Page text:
Demo case #3: Intelligent control for wastewater treatment (The Netherlands)


Context: WATNL’s Wastewater Treatment Plant West (WWTP West) has a capacity of 1 Million population equivalent and serves the city of Amsterdam, itself a FIWARE supporter city as part of the Open and Agile Smart Cities Initiative. The process automation (PA) of WWTP West will be renewed and the IT architecture of WATNL is in fast development. This to enable WATNL to optimally benefit from implementation of upcoming technologies such as Artificial Intelligence (AI), Internet of Things (IoT), Business Intelligence (BI) and streaming analytics to improve operational efficiency and asset management, and to reduce climate impact and costs. Currently the control loops of WWTP West are for a large part dedicated to a single process. With the use of real-time plant data, process models and external data sources a more optimal plant-wide control can be achieved. However, this is not possible with the current single process table or PID controllers.

Therefore, WATNL will make one lane in WWTP West available for introducing and testing of additional sensors, data driven control strategies and decision support based on newly to be developed AI models and data fusion. The objective is to minimise N2O emission, energy use and sludge production at minimum costs while meeting effluent water quality targets. Minimising N2O emission has a large potential for further reduction of the CO2 emission and thus for the ambition of WATNL to become climate neutral.

Challenges: The first challenge for WWTP West is the reduction of N2O emission and energy demand to achieve climate neutral, which can be largely overcome via a more stable operation. The second challenge is the growing number of inhabitants of Amsterdam will increase the influent flow. By increasing the capacity of the current treatment plant with a more stable operation, investments in eight aspects can possibly be postponed leading to significant costs saving.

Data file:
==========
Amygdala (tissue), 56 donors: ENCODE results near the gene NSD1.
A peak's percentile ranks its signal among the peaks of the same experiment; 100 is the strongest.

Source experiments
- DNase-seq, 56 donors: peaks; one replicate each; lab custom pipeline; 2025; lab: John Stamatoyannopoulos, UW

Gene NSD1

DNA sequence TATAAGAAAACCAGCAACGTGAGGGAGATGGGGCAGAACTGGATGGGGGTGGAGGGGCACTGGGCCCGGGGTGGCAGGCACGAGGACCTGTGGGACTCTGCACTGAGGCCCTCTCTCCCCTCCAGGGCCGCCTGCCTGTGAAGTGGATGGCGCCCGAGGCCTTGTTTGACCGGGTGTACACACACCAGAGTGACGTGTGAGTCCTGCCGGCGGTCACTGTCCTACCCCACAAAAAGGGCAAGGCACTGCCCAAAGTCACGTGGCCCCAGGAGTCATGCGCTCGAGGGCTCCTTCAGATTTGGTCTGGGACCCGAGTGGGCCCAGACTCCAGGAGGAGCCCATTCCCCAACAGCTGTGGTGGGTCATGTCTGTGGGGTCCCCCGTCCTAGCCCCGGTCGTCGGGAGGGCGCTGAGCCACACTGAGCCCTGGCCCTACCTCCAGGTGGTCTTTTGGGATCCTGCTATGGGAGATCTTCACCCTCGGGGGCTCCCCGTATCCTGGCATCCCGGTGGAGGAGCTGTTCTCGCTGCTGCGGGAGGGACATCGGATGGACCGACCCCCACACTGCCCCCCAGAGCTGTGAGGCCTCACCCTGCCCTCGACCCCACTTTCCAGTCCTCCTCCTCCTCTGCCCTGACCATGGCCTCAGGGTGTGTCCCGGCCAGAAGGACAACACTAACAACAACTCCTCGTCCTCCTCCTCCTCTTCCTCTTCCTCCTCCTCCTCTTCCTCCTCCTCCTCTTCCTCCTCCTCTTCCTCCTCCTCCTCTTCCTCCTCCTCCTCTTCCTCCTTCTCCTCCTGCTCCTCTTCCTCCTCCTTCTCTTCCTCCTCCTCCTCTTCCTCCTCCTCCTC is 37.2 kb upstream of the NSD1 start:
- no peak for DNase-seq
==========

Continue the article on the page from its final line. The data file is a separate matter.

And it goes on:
Role of Fiware4Water: FIWARE applications on WWTPs are not yet developed. The project will increase knowledge through building historical data based on real-time sensing and use of data analytics to make predictions of the dynamic behaviour of the treatment processes. The sensors will be installed in one of the seven lanes of the full-scale WWTP West and sensor readings will be verified with lab measurements. FIWARE tools will be developed and used to determine oxygen set points, nitrification capacity or in-situ respiration. Robust and transferable control algorithms to reduce N2O emissions, to reduce energy demand and to improve overall treatment efficiency are relevant for many treatment plants around the world. FIWARE compatibility ensures the introduction of the tools easier at different sites.

Advantage include: (i) increased knowledge of the state of the process due to previously unknown values of essential process variables (ii) optimal control settings determined in a multivariate process for more substantiated decisions for control, taking in to consideration the future state of the process for optimal wastewater treatment (interdependency between effluent water quality, energy use, greenhouse gas emissions and costs) (iii) lower treatment costs and GHG emissions.



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